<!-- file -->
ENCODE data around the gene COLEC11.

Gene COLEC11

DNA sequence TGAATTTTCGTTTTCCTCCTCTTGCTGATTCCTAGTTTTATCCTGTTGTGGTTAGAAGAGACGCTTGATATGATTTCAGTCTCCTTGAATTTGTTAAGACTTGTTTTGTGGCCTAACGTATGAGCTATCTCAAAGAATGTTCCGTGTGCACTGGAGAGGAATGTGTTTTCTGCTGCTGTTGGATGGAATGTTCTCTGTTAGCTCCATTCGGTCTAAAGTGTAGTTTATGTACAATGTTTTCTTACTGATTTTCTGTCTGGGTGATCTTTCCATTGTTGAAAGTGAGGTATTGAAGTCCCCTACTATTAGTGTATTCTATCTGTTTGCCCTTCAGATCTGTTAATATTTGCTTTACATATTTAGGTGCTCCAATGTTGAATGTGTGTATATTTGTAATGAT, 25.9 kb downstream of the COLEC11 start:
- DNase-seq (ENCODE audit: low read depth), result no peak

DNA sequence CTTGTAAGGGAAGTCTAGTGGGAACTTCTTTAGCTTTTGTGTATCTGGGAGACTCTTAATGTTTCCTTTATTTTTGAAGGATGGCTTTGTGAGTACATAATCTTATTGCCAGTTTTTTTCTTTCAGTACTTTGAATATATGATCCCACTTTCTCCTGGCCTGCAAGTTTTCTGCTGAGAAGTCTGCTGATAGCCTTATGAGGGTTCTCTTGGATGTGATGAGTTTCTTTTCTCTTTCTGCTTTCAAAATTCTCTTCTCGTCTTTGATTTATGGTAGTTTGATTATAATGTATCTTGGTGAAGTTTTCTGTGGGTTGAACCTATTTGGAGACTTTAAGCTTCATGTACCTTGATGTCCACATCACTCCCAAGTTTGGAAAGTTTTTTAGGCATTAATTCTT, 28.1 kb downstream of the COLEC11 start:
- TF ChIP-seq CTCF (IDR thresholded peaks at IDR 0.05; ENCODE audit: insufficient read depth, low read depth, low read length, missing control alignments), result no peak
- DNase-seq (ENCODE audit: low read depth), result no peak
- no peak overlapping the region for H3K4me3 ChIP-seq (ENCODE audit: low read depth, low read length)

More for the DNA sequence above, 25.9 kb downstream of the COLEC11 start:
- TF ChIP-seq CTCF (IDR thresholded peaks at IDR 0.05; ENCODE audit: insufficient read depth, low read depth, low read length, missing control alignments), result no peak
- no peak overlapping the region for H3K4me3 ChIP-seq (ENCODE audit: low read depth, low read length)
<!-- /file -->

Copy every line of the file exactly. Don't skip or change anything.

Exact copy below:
ENCODE data around the gene COLEC11.

Gene COLEC11

DNA sequence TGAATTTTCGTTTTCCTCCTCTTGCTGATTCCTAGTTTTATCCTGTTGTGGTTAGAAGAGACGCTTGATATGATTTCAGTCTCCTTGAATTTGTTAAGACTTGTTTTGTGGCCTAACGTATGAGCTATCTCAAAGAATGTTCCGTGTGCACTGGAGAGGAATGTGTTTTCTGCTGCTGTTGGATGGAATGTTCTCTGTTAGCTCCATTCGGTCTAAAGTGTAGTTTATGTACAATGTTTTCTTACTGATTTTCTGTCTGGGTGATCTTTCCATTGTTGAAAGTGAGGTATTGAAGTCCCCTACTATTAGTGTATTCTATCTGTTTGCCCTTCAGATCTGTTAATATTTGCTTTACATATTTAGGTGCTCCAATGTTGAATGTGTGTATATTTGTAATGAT, 25.9 kb downstream of the COLEC11 start:
- DNase-seq (ENCODE audit: low read depth), result no peak

DNA sequence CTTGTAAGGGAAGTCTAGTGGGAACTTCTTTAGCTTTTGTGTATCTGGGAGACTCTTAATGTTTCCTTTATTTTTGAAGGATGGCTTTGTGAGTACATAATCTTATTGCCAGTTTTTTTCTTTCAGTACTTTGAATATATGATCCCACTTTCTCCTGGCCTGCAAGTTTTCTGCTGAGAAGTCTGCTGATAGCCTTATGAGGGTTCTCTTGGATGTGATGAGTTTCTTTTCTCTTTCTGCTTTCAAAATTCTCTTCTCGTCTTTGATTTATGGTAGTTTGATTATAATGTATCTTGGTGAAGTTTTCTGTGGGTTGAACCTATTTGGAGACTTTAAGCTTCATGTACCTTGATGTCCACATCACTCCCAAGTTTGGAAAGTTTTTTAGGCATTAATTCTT, 28.1 kb downstream of the COLEC11 start:
- TF ChIP-seq CTCF (IDR thresholded peaks at IDR 0.05; ENCODE audit: insufficient read depth, low read depth, low read length, missing control alignments), result no peak
- DNase-seq (ENCODE audit: low read depth), result no peak
- no peak overlapping the region for H3K4me3 ChIP-seq (ENCODE audit: low read depth, low read length)

More for the DNA sequence above, 25.9 kb downstream of the COLEC11 start:
- TF ChIP-seq CTCF (IDR thresholded peaks at IDR 0.05; ENCODE audit: insufficient read depth, low read depth, low read length, missing control alignments), result no peak
- no peak overlapping the region for H3K4me3 ChIP-seq (ENCODE audit: low read depth, low read length)